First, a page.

Kolossi Castle, Show all 17 places in Limassol » Limassol17
- Kolossi, 14km west of Lemesos on the road towards Pafos (Paphos)
- Working hours*:
September 16 - April 15, daily: 08:30 - 17:00
April 16 - September 15, daily: 08:30 - 19:30
Closed on Christmas Day, New Year’s Day and Easter Sunday (Greek Orthodox).
- * - opening and closing times as well as entrance prices, are subject to alterations without notice. Visitors are advised to check before visiting.
- 34.6654540, 32.9341040 Copy to clipboard Copy
The original castle was built during the 13 th century, not long after the island was conquered by the Crusaders. Although Kolossi Castle was once an important military stronghold, this function has long since been lost. On the other hand, the castle was also a notable economic center, due to the fertile agricultural land around it and is still famous for its produce. The best-known of these is the Commandaria, a dessert wine from Cyprus regarded to be one of the oldest manufactured wines in the world.
What is the History of Kolossi Castle?
The history of Kolossi Castle may be traced all the way back to the end of the 12 th century, when Cyprus was conquered by the Crusaders. In 1191, the English king, Richard the Lionheart set sail from Sicily to the Holy Land to participate in the Third Crusade.
Settlement by Shipwreck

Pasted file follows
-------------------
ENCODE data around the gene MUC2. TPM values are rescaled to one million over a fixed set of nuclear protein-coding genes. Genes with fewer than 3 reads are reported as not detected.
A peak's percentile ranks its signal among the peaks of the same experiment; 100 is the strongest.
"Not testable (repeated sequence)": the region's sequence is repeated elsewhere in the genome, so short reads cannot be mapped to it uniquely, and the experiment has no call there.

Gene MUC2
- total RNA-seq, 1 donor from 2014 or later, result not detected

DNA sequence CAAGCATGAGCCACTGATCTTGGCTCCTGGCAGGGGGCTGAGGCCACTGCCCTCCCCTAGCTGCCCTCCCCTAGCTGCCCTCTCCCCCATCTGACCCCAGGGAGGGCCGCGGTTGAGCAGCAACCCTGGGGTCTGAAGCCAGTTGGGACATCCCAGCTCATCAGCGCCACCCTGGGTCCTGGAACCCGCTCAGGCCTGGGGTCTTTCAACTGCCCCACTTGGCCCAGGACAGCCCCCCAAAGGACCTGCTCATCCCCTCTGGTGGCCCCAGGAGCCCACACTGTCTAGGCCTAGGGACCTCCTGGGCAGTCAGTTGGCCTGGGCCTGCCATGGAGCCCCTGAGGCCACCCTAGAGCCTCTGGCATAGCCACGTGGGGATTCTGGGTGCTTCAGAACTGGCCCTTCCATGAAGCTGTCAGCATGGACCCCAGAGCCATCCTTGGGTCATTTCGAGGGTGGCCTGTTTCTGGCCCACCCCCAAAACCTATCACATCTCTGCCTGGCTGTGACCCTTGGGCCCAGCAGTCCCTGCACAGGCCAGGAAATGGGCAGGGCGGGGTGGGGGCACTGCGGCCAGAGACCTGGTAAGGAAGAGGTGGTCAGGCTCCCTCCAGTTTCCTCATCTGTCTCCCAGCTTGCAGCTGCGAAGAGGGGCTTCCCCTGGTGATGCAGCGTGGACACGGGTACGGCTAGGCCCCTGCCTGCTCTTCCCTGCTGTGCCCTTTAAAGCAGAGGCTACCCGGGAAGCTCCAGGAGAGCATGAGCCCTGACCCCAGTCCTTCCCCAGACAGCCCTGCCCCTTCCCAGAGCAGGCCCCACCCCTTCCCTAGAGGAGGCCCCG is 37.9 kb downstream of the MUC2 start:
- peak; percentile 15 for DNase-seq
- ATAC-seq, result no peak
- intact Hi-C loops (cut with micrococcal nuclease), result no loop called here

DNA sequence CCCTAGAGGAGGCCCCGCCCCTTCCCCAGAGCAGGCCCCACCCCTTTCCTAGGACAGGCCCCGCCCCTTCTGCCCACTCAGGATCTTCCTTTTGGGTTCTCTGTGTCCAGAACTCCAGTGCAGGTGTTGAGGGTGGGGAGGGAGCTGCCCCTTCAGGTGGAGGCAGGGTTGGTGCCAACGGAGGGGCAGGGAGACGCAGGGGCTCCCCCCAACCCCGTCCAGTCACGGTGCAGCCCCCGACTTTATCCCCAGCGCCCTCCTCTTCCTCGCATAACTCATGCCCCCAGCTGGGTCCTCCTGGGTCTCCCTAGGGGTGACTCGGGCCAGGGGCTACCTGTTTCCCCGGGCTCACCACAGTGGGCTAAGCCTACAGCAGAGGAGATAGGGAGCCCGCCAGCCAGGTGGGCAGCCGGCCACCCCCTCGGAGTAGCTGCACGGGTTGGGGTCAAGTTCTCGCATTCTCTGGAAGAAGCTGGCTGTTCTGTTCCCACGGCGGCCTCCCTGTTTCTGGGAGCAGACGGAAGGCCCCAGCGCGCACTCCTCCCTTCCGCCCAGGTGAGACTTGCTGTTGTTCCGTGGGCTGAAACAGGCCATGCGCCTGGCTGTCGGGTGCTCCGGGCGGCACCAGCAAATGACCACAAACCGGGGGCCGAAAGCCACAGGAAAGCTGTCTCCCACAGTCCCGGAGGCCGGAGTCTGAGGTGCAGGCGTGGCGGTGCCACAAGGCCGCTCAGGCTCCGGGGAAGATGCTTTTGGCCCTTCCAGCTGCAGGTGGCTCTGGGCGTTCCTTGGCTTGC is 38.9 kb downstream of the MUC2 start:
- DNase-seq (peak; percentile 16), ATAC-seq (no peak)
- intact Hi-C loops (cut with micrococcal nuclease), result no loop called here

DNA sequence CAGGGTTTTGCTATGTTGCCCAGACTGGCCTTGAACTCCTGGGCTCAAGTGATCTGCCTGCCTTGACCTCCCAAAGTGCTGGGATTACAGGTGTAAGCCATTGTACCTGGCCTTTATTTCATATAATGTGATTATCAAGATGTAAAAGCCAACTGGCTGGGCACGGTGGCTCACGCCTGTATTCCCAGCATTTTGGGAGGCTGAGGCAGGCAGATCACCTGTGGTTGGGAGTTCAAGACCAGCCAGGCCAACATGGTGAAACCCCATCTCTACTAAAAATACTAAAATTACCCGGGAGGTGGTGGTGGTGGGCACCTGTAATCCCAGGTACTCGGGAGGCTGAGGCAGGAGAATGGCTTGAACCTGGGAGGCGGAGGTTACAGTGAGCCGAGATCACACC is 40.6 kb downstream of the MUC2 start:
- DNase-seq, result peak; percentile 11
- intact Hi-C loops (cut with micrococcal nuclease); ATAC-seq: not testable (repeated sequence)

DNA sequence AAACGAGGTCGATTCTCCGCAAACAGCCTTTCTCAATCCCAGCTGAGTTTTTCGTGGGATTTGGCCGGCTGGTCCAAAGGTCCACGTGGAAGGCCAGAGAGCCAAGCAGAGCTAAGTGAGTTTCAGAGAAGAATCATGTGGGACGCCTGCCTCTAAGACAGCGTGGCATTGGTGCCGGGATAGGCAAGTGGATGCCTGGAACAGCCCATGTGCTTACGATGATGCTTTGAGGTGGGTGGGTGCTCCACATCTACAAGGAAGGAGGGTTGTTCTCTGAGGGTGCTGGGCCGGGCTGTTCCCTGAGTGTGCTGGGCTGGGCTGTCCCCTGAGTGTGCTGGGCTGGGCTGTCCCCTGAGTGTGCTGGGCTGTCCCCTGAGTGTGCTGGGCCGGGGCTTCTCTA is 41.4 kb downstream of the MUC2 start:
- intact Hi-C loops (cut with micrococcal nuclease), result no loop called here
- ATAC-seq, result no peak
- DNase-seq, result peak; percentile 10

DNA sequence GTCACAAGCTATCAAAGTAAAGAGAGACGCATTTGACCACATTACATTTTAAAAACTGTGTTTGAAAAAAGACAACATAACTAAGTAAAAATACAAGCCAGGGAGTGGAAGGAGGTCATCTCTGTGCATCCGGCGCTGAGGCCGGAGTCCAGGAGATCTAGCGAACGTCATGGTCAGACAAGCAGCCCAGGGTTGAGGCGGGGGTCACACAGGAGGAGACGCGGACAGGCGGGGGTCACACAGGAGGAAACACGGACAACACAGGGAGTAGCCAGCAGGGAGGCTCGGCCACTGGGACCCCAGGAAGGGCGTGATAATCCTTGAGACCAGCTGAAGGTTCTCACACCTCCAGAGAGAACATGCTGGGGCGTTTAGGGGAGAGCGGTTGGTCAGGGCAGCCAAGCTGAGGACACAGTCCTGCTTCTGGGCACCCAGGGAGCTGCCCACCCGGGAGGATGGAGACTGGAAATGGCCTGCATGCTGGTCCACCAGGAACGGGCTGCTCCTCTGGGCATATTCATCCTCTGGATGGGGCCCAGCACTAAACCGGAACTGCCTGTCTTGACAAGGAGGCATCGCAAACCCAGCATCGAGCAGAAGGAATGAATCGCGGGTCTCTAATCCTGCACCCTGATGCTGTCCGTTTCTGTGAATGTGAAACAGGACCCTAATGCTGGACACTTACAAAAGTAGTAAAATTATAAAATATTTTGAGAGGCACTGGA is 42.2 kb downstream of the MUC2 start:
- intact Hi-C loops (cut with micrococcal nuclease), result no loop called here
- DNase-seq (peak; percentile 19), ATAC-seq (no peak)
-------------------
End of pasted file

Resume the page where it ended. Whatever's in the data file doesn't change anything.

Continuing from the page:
Originally, Richard had not intended to land on Cyprus. A storm, however, had scattered his ships and three of them were driven to the island’s shores. These ships were wrecked before they could enter the port of Limassol and the shipwrecked men were taken captive. Another ship was carrying the king’s sister, Joan of England, and Richard’s betrothed, Berengaria of Navarre. Although their ship was not wrecked, it was not seaworthy and those on board, despite their status, were not well received by the island’s ruler, Isaac Komnenos , a self-proclaimed Byzantine emperor.
Ruins of Kolossi Castle
Richard and the rest of his ships arrived soon after, and, displeased with Isaac’s actions, attacked the island. The English king captured Limassol, but Isaac escaped, resulting in a pitched battle between the two. The site of this battle has sometimes been identified as Kolossi, and Isaac who did not enjoy the support of the local population, was easily defeated. Thus, the English conquered Cyprus and on the 12 th of May, Richard and Berengeria were married in Limassol.
King Richard Sells the Island - Twice
Richard, however, did not hold Cyprus for long as he sold it to the Knights Templar before leaving on the 4 th of June. The Templars, however, held the island for only six months before a rebellion by the locals forced them to return Cyrus to Richard. The king sold the island once more this time to Guy de Lusignan, one of his vassals and the former King of Jerusalem.